Jeff Griffin

Quart: (Re)Enter the Gamecube

Posted on March 14, 2013

In the last post I laid out the motivation for the little network appliance I've dubbed Quart.  The reason for the name is that I'm enclosing and operating a Raspberry Pi inside the nearly-quart-sized Nintendo Gamecube, which has been collecting dust in the basement for the last six years or so, since we replaced it with the Wii.

Why Gamecube?

After all, this system lived out a relatively short tenure as a video input in our household and doesn't evoke the same nostalgia as, say, Super Nintendo (or more in my case, Commodore 64).  In fact, the short answer to the question above is: We couldn't find the Super Nintendo.  But having decided on the Gamecube, I hit on a number of other great qualifications that make RPi and Gamecube a delightful abomination.

Cheap and Available

I hit on this already.  What else are you going to do with the bloody thing?  If you still own a Gamecube, you likely have a Wii as well.  The Wii is, of course, fully backward compatible.  So your Gamecube is either on your shelf, or the one at your local game trader; waiting to be sold for a pittance.

Relatively Small

We saw Nintendo and competitors take drastically different paths for the first time in this generation.  Sony and newcomer Microsoft came out with their enthusiast-oriented powerhouses, while Nintendo released the smaller, lower-powered, inexpensive Gamecube.  Admittedly it's still quite a bit larger than cases made to fit a Pi snugly, but it cleanly exposes the required controller ports, power and reset buttons.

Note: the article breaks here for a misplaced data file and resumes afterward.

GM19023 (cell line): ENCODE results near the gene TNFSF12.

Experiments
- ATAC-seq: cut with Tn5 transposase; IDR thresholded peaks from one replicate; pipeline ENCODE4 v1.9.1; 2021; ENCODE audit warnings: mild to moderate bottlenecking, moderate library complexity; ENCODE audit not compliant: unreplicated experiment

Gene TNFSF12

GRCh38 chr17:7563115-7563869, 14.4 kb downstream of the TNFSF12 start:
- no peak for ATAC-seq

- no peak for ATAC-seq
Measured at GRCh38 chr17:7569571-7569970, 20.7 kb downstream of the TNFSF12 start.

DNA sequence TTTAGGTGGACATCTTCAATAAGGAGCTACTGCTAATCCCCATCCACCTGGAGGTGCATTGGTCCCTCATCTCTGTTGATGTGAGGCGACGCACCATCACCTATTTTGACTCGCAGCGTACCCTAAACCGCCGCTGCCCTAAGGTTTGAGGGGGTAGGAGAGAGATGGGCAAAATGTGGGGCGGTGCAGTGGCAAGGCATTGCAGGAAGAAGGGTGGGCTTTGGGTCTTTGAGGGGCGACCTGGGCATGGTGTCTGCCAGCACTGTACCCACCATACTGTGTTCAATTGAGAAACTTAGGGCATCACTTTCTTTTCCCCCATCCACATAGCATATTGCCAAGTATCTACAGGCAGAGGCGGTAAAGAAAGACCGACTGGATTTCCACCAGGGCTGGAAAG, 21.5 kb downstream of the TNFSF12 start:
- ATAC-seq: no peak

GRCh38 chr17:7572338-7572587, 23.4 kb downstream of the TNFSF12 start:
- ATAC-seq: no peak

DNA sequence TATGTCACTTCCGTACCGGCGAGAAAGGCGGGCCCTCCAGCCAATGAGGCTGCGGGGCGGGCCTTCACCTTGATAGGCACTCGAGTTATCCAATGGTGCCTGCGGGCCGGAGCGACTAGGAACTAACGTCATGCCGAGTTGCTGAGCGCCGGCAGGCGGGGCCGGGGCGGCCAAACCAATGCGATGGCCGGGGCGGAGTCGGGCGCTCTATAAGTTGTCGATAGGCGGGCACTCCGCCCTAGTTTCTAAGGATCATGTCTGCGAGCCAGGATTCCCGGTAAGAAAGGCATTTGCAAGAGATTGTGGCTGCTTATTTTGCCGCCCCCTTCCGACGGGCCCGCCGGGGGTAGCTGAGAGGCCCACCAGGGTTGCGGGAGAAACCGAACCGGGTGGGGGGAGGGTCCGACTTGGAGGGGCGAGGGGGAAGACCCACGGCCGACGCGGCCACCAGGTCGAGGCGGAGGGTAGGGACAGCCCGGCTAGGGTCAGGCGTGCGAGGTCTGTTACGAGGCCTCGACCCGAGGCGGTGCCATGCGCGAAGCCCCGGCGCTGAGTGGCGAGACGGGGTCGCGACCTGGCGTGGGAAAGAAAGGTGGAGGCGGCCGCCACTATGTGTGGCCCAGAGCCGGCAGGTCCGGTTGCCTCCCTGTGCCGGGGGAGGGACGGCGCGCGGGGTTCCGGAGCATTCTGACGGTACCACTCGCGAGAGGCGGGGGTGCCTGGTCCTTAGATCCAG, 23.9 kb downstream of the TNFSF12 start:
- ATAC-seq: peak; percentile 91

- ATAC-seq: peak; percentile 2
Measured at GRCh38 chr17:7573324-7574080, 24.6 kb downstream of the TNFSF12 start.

Serviceable

Once you get past the four blasted security screws on the bottom, and start pulling it apart you may start noticing how well the various concerns are isolated and accessible.  We end up using precious little of the remaining guts, but the wheat is cleanly separated from the chaff.  More details on this later.

Buttons

Remember, one of the major requirements for this system is that all user functions will be available via the gamepad. Gamecube controllers have an ample number of inputs, and even sport some fairly modern concepts, like analog triggers, which make XBMC navigation a far more pleasurable experience.

Features

All four control ports are fed to GPIO and are functional using Markus Hiienkari's work with the original Linux gamecon driver by Vojtech Pavlik, and some modifications.

Runs OpenELEC, forked to support SDL gamepad input and modified gamecon driver.

Integrated power button and LED

Integrated reset button

Integrated classic power and AV cables

Standard male USB A cable with power leads spliced to the original Gamecube power adapter. Splice is concealed in a small, clasped component case.

Small Cat 5 extension surfaces below the chassis, and can be enclosed under the "Hi Speed Port" placeholder.

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  1. Gah, I still have to see this! Let me know when you’re up for bringing this into The Salt Mines and we’ll figure out how to get a TV set up for it.


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